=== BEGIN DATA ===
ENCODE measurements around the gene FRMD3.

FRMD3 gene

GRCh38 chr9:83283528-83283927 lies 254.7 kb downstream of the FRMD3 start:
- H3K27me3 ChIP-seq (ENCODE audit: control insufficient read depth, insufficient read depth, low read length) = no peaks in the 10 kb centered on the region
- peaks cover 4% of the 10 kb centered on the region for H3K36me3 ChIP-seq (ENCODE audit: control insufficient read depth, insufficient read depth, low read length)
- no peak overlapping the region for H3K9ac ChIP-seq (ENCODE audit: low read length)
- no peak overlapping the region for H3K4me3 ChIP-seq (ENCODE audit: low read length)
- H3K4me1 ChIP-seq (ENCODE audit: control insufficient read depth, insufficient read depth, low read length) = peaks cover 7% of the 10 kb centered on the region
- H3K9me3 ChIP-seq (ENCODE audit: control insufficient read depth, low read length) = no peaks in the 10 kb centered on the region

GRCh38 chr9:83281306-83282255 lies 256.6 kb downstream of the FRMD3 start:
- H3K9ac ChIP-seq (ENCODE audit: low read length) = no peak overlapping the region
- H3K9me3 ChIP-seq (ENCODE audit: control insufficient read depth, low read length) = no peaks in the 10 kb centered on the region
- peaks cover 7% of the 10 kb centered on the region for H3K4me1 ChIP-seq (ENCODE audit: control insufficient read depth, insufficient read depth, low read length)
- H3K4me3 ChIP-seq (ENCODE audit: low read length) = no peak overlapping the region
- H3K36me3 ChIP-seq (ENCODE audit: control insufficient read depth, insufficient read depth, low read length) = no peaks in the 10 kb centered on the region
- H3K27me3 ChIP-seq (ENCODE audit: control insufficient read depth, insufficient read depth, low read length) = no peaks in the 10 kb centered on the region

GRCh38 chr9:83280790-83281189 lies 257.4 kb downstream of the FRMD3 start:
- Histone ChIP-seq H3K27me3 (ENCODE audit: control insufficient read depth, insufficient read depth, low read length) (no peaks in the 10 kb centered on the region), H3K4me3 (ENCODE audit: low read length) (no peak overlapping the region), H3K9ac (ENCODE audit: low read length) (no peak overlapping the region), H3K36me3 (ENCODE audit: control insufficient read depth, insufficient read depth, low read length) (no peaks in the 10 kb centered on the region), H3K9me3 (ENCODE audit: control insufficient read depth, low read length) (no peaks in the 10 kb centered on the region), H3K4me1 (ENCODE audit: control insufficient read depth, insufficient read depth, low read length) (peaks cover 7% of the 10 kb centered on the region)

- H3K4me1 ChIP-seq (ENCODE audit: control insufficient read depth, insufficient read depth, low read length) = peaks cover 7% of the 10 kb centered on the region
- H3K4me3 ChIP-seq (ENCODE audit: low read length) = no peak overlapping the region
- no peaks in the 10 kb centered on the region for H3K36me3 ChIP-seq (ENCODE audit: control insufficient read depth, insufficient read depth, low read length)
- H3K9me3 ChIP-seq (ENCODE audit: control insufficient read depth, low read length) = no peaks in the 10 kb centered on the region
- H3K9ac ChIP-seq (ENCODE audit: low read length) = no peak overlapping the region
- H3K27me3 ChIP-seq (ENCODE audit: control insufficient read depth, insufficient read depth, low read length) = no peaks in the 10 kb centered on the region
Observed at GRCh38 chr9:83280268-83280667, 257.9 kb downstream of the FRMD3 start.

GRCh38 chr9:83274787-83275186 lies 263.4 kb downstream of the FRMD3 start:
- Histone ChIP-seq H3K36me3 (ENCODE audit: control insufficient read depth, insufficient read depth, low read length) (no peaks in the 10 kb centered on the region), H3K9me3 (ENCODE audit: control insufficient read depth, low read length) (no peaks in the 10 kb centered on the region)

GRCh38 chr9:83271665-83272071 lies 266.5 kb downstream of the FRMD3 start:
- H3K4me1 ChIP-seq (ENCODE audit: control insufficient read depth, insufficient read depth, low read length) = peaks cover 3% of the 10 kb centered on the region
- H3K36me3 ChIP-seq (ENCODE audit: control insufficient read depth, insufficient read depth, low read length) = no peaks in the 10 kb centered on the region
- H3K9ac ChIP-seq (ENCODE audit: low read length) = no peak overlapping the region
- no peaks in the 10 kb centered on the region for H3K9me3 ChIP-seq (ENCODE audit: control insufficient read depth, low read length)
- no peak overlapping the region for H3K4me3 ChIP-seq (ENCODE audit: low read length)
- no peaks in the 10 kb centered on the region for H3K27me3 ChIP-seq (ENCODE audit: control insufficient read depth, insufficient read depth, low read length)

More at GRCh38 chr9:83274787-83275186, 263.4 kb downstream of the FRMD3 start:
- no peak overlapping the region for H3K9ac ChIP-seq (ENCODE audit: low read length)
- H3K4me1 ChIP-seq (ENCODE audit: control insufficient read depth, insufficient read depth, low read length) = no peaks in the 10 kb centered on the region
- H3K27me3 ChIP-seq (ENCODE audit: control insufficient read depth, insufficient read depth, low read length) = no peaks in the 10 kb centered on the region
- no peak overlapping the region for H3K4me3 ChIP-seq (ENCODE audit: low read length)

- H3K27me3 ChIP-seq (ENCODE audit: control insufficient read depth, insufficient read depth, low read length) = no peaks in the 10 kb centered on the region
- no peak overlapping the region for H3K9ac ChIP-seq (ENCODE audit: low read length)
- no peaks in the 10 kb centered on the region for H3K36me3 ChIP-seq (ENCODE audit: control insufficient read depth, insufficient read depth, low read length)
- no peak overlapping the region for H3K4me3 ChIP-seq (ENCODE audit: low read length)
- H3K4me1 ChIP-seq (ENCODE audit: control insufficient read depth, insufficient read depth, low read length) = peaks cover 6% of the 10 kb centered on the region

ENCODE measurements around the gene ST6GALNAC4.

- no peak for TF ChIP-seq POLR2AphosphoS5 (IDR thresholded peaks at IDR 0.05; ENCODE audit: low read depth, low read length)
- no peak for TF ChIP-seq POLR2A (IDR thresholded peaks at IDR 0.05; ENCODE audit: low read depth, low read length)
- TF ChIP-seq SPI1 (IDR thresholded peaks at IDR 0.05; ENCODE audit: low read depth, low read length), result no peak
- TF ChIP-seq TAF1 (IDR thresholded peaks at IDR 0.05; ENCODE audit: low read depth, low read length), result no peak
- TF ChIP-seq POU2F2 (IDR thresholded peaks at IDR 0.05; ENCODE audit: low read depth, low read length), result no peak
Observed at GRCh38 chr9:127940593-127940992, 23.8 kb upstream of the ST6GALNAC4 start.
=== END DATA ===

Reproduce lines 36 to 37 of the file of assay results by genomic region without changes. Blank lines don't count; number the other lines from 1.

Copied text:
- no peak overlapping the region for H3K9ac ChIP-seq (ENCODE audit: low read length)
- H3K4me1 ChIP-seq (ENCODE audit: control insufficient read depth, insufficient read depth, low read length) = no peaks in the 10 kb centered on the region